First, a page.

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Department of Highway & Facility Maintenance
Due to budget concerns that are effecting several counties in Maryland, including Frederick County, we are changing the way we plow roads. We will plow 2 lanes on all roads so that cars may pass. We will not be clearing curb-to-curb as we have done in the past seasons.
Here are some tips to follow during a snow event:
, all County roads are designated Snow Emergency Routes.
Please park vehicles in driveways and not on the roadway or in cul-de-sacs. Vehicles in the roadways or cul-de-sacs will be towed at the owner’s expense.
If you don't have access to an off-street parking area, neighborhoods can help by parking all vehicles on the same side of the street. This gives the plow more room to work.
If you shovel your driveway apron before the snow plow comes through, always place the snow on the right, facing the street.
Stay at least two car length behind a snow plow for every 20 mph you are traveling; never cut between a caravan of plows that is clearing the highway.
Listen to the radio before and during a storm to see if the
Snow Emergency Plan
has been declared in Frederick County.
Do not drive during a severe winter storm.
OAK HILL ROAD
DO NOT THROW SNOW BACK INTO THE ROADWAY
Frederick County uses the following materials during a snow event:
M-1000 Caliber (Liquid De-icer)
Frederick County does not use molasses as an additive to our salt mixture. Our understanding is that some of the other road maintenance organizations might, such as Maryland State Highway may be using a mixture of molasses and salt brine.
We still use primarily rock salt to assist during and prior to snow removal. We also mix the salt with anti-skid, a small stone chip for added traction. If we are treating the roads, prior to the storm or if the temperature dictates, we will spray a liquid onto the salt. The liquid that we use is a mixture of magnesium chloride and a corn byproduct, very similar to corn syrup.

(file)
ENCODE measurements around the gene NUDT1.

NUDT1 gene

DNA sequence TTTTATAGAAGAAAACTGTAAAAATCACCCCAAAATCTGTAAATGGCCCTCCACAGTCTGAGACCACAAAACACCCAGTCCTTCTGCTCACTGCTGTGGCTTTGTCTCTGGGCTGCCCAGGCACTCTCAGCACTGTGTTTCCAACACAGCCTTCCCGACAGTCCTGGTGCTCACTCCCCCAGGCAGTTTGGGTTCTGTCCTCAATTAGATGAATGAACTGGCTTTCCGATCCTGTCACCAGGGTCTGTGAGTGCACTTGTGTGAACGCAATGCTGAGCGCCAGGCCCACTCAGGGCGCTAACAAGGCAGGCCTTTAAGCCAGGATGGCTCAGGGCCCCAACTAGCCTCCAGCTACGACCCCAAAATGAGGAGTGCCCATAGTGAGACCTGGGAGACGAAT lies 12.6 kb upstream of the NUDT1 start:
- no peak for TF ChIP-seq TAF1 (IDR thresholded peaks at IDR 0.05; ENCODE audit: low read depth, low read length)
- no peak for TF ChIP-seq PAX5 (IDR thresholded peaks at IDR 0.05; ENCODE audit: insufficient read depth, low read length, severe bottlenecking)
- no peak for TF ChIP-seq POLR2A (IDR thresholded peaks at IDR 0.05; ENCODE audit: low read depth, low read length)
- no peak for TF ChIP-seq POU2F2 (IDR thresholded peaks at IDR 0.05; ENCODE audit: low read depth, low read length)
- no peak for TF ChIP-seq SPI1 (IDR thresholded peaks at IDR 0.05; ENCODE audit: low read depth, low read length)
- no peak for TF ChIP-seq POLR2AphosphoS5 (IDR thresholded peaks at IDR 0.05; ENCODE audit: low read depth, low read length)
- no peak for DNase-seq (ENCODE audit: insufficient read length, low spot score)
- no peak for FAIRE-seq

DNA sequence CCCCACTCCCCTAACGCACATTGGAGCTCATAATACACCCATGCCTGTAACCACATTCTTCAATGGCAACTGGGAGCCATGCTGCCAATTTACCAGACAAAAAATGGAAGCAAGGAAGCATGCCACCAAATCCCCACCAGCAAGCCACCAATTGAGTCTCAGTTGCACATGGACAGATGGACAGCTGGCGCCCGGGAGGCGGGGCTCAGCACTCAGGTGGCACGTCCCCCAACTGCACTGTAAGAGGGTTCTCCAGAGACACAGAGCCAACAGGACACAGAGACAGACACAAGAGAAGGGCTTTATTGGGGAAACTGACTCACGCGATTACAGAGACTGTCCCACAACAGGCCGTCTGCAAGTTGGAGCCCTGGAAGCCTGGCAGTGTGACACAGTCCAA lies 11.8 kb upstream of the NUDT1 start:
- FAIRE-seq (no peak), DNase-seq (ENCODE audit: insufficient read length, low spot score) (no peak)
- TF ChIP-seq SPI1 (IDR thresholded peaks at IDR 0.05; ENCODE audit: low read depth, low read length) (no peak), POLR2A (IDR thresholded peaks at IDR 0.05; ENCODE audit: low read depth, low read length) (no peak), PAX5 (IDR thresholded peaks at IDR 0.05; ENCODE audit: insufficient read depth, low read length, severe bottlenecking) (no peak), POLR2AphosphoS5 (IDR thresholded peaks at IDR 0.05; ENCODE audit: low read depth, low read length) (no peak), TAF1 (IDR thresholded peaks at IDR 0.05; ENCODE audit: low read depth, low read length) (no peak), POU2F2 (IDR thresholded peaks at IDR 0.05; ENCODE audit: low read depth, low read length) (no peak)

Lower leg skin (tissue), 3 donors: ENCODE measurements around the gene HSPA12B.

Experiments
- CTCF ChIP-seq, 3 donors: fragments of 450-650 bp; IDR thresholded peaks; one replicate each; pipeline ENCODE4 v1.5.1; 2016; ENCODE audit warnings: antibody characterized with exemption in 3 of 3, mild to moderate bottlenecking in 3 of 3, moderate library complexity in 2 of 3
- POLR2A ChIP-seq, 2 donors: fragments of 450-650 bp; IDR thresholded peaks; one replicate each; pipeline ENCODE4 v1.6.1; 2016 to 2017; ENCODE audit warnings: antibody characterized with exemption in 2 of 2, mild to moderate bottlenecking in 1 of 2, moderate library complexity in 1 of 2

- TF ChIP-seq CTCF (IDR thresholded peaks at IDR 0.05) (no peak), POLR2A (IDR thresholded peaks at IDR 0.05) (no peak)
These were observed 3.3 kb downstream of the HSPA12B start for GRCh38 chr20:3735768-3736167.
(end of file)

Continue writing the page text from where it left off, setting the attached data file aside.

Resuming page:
On the surface, you are correct in thinking that using molasses (or other similar type additives, such as corn syrup) doesn’t make much sense in our snow removal operations. However because of the colder temperatures during winter, these additives become more viscous or sticky. This property is very useful in our operations in that the salt is treated with an additive as it comes out of the spreader. This treatment makes the salt tackier and adheres to the roadway better instead of hitting the road and bouncing off. This decreases the amount of salt we use and retains more on the road where it needs to be. In addition to the viscous issue above, these products are less corrosive than that of straight salt, so we save on the rusting of our equipment as well as the product is more environmentally-friendly.
Another great feature of the product is that it increases the salt’s effective melting process. Typically, salt becomes ineffective in melting snow/ice at about 24°F; whereas this product lowers the effective temperature for salt to about 0°F.
To give you an idea of the amount of material is used. If we were spreading the salt at 500 pounds per mile (an average amount of the recent storms) one pound of salt would cover over 200 square feet. The additive is applied to the salt at a rate of 8 gallons per ton. So in that 200 square foot, you would have 1 pound of salt and ½ of an ounce of liquid. As you can see the amount is minimal but provides excellent results.
Because of the addition of this product to our salt mixture, we have been able to reduce the amount of salt mixture that is applied to the road which in turn saves the County money.
During heavy snow events, we will plow only the roads listed on the
list. Once the storm has past, we will go and clear the secondary roads and subdivision roads. Once all streets have been cleared and material has been applied, we will widen back all roads.
Priority Roads map
View Frederick County
Office of Highway Operations “Making Winter Storms Safe”
View the flyer on
removing snow in a cul-de-sac
Report all unsafe road conditions immediately to Highway Operations at 301-600-1564.After hours, please call Central Communications' non-emergency number at 301-600-1603.
To report damage that has resulted from snow removal operations,please fill out a
county work request
form or you may contact us via
or by phone at 301-600-1564.
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12 East Church Street
Frederick, MD 21701